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Crosscut Sled and Pawls

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  • Crosscut Sled and Pawls

    Anyone know of a good design for a crosscut sled that plays nice with the anti-kickback pawls? I'm thinking of just notching out a 1/4" in the back of the one I'm building so that I can push it mostly past the blade and then retract it.

    Also thought about removing the left pawl from my blade guard, but decided that was a no go since I may want it for a rip cut. It sure would be handy if the pawls could come off the guard and go back on quickly (kind of like the guard itself).

  • #2
    Re: Crosscut Sled and Pawls

    It's not the best solution in the world but I use a small binder clip to hold up the left side pawl. This method doesn't allow for the blade guard to lower itself all the way down to the table top but it still enables the blade guard to be functional. Just remember to remove the clip when you're done using the sled.
    ================================================== ====
    ~~Don't worry about old age; it doesn't last that long.

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    • #3
      Re: Crosscut Sled and Pawls

      I use a 1 1/4" chunk (or so) of a wooden pencil to hold both pawls up. The pawls have a big tab on the top end that'll rest on top of a number of improvised blocking items. You need something that has its own holding power, like BadgerDave's binder clip, or straddle the splitter so that the right pawl holds up the left pawl (and vice versa!)

      The best solution I've thought of, but never implemented (because I'm a BAD boy and just remove the splitter...) is making a saddle-bag style block. So, imagine a piece of 1/2" x 2" plywood with a kerf cut up its middle. Glue some 1/4" hardboard/MDF onto the lower edge. (see ghetto kindergarten pic attached)

      When you want the pawls up, put the saddle on the splitter, raise the pawls up, slide the saddle into position and lower the pawls to rest on the MDF. My li'l rabbit brain makes me think the blade cover would still function unimpeded and your pawls would be up and out of the way. You could adjust the size of the saddle to get the pawls as high/low as you want.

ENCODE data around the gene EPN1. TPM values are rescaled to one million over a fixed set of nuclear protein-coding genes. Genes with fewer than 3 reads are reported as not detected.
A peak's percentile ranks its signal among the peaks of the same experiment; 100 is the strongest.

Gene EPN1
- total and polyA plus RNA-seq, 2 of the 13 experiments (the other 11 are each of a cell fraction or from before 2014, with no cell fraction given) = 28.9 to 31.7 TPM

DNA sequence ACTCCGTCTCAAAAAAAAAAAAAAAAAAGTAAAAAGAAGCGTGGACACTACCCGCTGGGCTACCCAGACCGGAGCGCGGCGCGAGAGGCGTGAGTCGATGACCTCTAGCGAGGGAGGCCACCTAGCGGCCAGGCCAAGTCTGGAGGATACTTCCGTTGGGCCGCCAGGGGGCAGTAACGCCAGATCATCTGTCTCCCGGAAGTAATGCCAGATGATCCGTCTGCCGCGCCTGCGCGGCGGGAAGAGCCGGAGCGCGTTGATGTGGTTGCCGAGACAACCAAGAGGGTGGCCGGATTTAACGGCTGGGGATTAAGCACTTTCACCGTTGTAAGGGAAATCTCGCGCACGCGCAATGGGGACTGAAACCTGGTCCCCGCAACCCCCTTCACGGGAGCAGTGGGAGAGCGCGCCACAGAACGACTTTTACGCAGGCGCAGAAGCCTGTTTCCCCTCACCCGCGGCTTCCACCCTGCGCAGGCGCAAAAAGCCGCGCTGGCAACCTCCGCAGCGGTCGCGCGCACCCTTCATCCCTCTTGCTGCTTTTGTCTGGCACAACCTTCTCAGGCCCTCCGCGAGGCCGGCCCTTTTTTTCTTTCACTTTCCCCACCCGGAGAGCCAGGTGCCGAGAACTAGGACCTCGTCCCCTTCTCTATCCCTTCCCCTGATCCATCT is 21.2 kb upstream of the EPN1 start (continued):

Attached Files

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      • #4
        Re: Crosscut Sled and Pawls

        I saw a crosscut sled design that allows for a slide-on, slide-off clear plastic piece that covers the kerf area of the blade. It's made using 1/4" clear lexan material. While this does not have anti-kickback capabilities, the lexan will keep things from being thrown up at you. Since the device slides up and down on the sled, it can be set for any thickness of material. You could go as far as clamping a featherboard to the lexan to insure the material doesn't jump up.

        Niki may have a thread already that shows it. Take a look through his jigs thread.
        I put it all back together better than before. There\'s lots of leftover parts.

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        • #5
          Re: Crosscut Sled and Pawls

          Originally posted by VASandy View Post
          I saw a crosscut sled design that allows for a slide-on, slide-off clear plastic piece that covers the kerf area of the blade. It's made using 1/4" clear lexan material. While this does not have anti-kickback capabilities, the lexan will keep things from being thrown up at you. Since the device slides up and down on the sled, it can be set for any thickness of material. You could go as far as clamping a featherboard to the lexan to insure the material doesn't jump up.

          Niki may have a thread already that shows it. Take a look through his jigs thread.
          I've seen the double runner sleds like that, and I know niki has one. I'm trying to start off with a single runner sled though; because they are simpler to build and I think that I'll be able to dial it in better (just because it is simpler, and I'm not super coordinated).

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